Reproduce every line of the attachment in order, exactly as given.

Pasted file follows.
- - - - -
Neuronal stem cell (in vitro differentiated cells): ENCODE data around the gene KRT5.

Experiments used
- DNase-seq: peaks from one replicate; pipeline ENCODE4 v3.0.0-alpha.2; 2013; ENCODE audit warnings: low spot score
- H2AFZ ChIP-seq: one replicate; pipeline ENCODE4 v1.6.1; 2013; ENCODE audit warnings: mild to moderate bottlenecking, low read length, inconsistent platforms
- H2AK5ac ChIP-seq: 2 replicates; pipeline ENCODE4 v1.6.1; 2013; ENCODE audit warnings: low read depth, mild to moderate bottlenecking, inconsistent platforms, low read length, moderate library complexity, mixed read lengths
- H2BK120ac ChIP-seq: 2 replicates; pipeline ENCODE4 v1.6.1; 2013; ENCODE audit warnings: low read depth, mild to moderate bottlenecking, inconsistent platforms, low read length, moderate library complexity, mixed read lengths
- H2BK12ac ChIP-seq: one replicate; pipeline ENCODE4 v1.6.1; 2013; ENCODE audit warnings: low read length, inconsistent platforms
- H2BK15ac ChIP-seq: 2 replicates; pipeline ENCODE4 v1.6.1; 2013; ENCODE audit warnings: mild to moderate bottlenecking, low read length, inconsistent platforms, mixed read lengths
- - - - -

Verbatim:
Neuronal stem cell (in vitro differentiated cells): ENCODE data around the gene KRT5.

Experiments used
- DNase-seq: peaks from one replicate; pipeline ENCODE4 v3.0.0-alpha.2; 2013; ENCODE audit warnings: low spot score
- H2AFZ ChIP-seq: one replicate; pipeline ENCODE4 v1.6.1; 2013; ENCODE audit warnings: mild to moderate bottlenecking, low read length, inconsistent platforms
- H2AK5ac ChIP-seq: 2 replicates; pipeline ENCODE4 v1.6.1; 2013; ENCODE audit warnings: low read depth, mild to moderate bottlenecking, inconsistent platforms, low read length, moderate library complexity, mixed read lengths
- H2BK120ac ChIP-seq: 2 replicates; pipeline ENCODE4 v1.6.1; 2013; ENCODE audit warnings: low read depth, mild to moderate bottlenecking, inconsistent platforms, low read length, moderate library complexity, mixed read lengths
- H2BK12ac ChIP-seq: one replicate; pipeline ENCODE4 v1.6.1; 2013; ENCODE audit warnings: low read length, inconsistent platforms
- H2BK15ac ChIP-seq: 2 replicates; pipeline ENCODE4 v1.6.1; 2013; ENCODE audit warnings: mild to moderate bottlenecking, low read length, inconsistent platforms, mixed read lengths